A defined experience

Snow & Ice Supplement - Snow profile

Garden Grove Landscaping learns about a potential clients’ snow removal goals and communicates the level of service needed to meet those needs clearly.

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August 29, 2017
Holly Hammersmith
David Lammers, right, founded Garden Grove Landscaping in 1991, and added snow removal as a service almost a decade later. Co-owner, Paul Lammers, is to the left.
Photo courtesy of Garden Grove Landscaping

A successful snow removal operation requires setting customer expectations before the first snowfall and managing those expectations throughout the season – and into the next, says David Lammers, president of Garden Grove Landscaping.

The Waterdown, Ontario-based company was founded in 1991, providing some snow removal for homeowners. Nine years into business, snow removal service was added after customers began asking for it.

The commercial side of the business dominated over time and today Garden Grove clients include homeowner associations, retirement communities, light industrial strip plazas, corporate campuses and manufacturing plants.

Strategic marketing.

Much of that early marketing of the business was word of mouth. Today, the team attends property manager trade shows to seek out new customers and network.

The company also does speaking engagements, among other events. “We’re doing lunch and learns with them. We’re actually going to their offices and helping them learn the snow business, learn landscape management, learn best practices,” Lammers says.

Contracts at Garden Grove can start out as short as one year, but are more commonly a three- to five-year term, Lammers says.

“Our goal is to grow our green and our white business together,” he says. “If we’re going to do landscape management well, that means that our clients are going to have us all 12 months.”

don’t set it and forget it.

“We’re coming in as a company and maintaining these massive retirement communities. There is no level of error in a retirement community. The level of care is high,” Lammers says.

Customers also need communication to feel good about the service they’re receiving, he says.

That includes telling customers about projected service times, explaining how a snow event will be handled and making sure the customer understands the expectations set forth in their contract.

“Our goal is to never bring on a customer unless we fully understand who they are and what we need, and if we’re even a fit,” Lammers says.

Lammers describes this level of service as “defined experience.”

“We want to make sure that our clients do have the best possible experience working with Garden Grove,” he says. “In order to achieve that, we have to make sure that we set the expectations with them at the beginning, and that we manage those expectations along the way. We don’t just set it and forget it.”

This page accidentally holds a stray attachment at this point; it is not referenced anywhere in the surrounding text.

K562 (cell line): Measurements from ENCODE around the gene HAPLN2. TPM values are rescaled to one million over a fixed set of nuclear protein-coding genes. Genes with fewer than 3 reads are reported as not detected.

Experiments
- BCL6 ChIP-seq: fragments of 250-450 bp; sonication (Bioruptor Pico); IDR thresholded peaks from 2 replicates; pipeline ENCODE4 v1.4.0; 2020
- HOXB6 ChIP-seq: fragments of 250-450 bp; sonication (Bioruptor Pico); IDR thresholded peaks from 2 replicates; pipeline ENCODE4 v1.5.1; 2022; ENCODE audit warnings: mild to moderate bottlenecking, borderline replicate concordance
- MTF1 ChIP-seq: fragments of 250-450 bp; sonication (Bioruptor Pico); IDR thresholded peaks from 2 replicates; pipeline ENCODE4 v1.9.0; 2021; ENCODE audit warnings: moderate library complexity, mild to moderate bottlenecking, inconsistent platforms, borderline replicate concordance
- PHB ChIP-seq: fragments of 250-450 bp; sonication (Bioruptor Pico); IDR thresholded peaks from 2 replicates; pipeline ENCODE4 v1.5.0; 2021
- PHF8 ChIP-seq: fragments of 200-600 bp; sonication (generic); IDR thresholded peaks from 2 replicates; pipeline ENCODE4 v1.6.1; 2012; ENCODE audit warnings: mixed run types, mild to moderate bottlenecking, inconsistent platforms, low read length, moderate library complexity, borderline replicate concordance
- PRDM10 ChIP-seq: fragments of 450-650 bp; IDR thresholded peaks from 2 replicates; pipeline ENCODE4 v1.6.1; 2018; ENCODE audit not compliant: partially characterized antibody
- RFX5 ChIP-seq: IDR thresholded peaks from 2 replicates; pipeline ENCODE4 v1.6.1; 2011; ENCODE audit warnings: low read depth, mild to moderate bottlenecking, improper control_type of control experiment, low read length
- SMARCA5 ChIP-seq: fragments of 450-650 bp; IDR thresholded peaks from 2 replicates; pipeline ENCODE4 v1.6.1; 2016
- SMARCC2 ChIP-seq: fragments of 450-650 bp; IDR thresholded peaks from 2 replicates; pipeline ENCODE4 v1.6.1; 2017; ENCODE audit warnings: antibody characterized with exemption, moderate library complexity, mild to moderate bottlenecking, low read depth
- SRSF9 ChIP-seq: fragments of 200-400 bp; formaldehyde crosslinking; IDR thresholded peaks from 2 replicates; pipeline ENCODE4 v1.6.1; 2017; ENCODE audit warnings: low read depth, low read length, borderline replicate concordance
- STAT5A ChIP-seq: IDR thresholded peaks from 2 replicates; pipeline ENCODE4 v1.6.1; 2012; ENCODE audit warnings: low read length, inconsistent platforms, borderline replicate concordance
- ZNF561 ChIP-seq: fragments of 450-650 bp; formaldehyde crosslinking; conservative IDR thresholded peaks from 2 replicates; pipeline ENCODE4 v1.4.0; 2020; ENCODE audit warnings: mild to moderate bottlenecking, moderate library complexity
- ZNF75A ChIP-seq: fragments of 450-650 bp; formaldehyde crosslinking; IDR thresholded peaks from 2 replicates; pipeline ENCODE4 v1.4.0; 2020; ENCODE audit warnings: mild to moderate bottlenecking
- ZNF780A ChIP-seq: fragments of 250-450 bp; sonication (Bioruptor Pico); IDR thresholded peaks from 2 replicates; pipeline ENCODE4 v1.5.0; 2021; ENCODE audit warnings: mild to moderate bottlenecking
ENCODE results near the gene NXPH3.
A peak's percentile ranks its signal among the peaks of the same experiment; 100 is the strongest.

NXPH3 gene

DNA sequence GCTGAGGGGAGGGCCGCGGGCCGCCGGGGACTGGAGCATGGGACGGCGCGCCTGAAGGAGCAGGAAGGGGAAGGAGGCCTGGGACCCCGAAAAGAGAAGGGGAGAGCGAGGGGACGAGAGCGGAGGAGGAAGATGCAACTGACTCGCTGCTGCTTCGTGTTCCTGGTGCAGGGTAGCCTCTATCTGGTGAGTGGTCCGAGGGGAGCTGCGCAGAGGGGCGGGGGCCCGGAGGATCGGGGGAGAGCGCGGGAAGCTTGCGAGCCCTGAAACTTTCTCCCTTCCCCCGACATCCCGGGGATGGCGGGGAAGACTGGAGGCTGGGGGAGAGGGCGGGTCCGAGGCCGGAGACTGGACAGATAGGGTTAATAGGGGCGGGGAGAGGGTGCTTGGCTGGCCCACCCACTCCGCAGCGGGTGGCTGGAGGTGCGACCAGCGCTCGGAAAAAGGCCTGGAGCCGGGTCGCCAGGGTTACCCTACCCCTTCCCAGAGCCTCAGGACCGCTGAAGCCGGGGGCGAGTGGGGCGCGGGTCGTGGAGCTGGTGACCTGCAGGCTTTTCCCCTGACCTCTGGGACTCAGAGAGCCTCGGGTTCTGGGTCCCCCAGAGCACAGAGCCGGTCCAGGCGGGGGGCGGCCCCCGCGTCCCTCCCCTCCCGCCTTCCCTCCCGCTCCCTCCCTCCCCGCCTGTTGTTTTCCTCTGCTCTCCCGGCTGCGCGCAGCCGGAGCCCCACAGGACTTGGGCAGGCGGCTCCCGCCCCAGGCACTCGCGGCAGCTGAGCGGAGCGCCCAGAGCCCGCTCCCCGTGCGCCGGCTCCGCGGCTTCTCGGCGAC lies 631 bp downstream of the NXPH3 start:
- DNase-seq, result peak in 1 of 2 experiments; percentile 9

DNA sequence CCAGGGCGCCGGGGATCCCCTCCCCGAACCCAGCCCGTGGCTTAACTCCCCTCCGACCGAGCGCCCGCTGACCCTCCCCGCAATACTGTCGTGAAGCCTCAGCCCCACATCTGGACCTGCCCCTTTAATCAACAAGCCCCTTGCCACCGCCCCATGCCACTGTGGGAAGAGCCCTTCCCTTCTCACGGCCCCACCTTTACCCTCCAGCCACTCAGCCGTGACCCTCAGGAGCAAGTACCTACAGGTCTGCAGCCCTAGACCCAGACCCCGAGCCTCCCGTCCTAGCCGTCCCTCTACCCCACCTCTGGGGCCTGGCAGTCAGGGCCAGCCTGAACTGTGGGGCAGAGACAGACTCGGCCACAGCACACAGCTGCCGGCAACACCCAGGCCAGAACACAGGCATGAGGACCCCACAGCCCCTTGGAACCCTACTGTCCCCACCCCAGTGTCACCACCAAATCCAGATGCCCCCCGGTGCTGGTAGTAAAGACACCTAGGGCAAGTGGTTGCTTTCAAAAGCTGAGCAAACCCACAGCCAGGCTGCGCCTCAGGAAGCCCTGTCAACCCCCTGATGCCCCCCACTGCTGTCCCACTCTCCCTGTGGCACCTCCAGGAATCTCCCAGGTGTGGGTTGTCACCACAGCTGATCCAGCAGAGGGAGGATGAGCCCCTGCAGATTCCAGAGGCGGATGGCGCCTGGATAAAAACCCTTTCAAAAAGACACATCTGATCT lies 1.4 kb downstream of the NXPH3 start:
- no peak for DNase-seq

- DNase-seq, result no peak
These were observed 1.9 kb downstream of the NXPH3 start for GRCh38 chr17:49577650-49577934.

beyond training.

Preparation of employees for the snow season begins in March. Management will discuss what worked and what didn’t go so smoothly that season, Lammers says.

In late June, the company will work on getting training systems, software, routing and scheduling software, and sales cycles ready and implemented. In July, snow equipment is brought out, serviced and painted. The company purchases new equipment, too.

Mid-August to mid-October is busy with sales and contract-signing. By mid-October, property walkthroughs are beginning.

“What we like to do is invite (the customer) along. We walk the property together. At the same time, we ask for them to advise us of any new updates, any new information, anything that we need to know,” he says.

Then in late September or early October, staff training takes place.

“We can’t train them too early, because they’ll forget,” Lammers says. “The last two weeks of October, we’re doing our dry runs with our staff where we take them to sites. And we’re doing site tours of all of our properties and getting all of the in-the-yard equipment training.”

Training is detailed for each employee – even down to walkway operators. “They’re getting the machine equipment training, walkway machines, snowblowers, best practices for how to shovel snow, how to lift snow, how to lift salt bags,” he says.

The company aims to be snow-ready by Nov. 1.

Extra employees in winter.

Garden Grove employs 60 people and has an annual revenue of roughly $6 million. In the winter that employee count jumps to 75, due in part to the company’s second location in Guelph, Ontario, that runs in the winter. The additional staffing comes in the form of hourly employees who work in other industries.

“They could be pavement workers, concrete, construction, golf course, and then they join us for the winter,” Lammers says.

Snow removal employees are hired on in one of three distinct roles: Equipment operators drive plow trucks, tractors and loaders and perform heavy removal of snow. Walkway operators work in big lots and on walkways, using equipment like snowblowers and hand shovels. And salt truck drivers handle salt applications.

In addition, there is an area manager who’s in charge of an area of properties. Subcontractors are also used for snow removal.“They could be working in a region where our company is not set up yet. We’ve signed contracts in a region, so we’ll have those providers taking care of certain contracts within a region,” he says.

On these properties it’s still important for customers to see company-marked vehicles.

“They might see a truck that’s not Garden Grove, but they’ll see a follow up vehicle that is Garden Grove,” Lammers says. “The goal, at the end of that day, is that we are maintaining that property, and our partners are there to aid in the success.”

The author is a freelancer based in Ohio.